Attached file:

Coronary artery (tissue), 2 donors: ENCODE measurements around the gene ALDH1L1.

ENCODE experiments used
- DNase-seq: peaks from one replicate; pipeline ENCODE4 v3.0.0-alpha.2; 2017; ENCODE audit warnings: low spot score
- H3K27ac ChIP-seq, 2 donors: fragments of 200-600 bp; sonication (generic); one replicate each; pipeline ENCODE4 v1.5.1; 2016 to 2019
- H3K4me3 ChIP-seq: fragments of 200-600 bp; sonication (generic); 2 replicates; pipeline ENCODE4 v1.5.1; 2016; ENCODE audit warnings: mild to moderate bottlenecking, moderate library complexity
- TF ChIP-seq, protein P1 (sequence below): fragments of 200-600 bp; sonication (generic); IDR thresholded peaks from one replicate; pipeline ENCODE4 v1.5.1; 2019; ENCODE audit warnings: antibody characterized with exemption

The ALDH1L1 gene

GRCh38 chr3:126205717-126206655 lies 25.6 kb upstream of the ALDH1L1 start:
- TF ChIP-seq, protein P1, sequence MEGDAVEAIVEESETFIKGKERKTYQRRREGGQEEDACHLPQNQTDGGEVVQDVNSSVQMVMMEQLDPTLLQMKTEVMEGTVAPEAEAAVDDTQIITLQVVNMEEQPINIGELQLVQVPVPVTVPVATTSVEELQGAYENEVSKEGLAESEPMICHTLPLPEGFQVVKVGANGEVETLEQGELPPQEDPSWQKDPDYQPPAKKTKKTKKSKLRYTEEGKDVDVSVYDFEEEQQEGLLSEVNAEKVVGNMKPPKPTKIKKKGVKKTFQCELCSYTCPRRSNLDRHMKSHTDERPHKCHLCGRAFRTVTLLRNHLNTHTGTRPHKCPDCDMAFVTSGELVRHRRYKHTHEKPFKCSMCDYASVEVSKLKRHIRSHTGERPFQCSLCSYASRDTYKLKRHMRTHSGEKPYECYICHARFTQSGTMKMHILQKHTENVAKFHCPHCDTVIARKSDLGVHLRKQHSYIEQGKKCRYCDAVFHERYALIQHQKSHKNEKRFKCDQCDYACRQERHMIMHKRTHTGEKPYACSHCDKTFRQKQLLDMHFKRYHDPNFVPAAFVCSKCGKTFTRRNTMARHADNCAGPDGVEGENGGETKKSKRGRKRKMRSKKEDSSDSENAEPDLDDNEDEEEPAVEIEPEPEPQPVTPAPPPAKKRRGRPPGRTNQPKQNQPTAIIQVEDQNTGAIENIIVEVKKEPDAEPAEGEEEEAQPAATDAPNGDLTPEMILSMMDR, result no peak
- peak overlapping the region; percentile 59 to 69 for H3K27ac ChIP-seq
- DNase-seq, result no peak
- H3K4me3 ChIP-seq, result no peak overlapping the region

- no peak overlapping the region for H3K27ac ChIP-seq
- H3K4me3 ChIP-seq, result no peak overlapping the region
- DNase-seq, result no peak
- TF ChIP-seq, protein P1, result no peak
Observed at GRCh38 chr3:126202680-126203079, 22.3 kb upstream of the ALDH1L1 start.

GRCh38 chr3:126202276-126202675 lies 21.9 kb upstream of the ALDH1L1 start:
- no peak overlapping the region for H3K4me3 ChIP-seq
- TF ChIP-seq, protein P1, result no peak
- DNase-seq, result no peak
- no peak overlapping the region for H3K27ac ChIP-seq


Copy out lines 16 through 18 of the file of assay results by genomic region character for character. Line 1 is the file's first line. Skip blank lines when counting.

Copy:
- TF ChIP-seq, protein P1, result no peak
Observed at GRCh38 chr3:126202680-126203079, 22.3 kb upstream of the ALDH1L1 start.

GRCh38 chr3:126202276-126202675 lies 21.9 kb upstream of the ALDH1L1 start: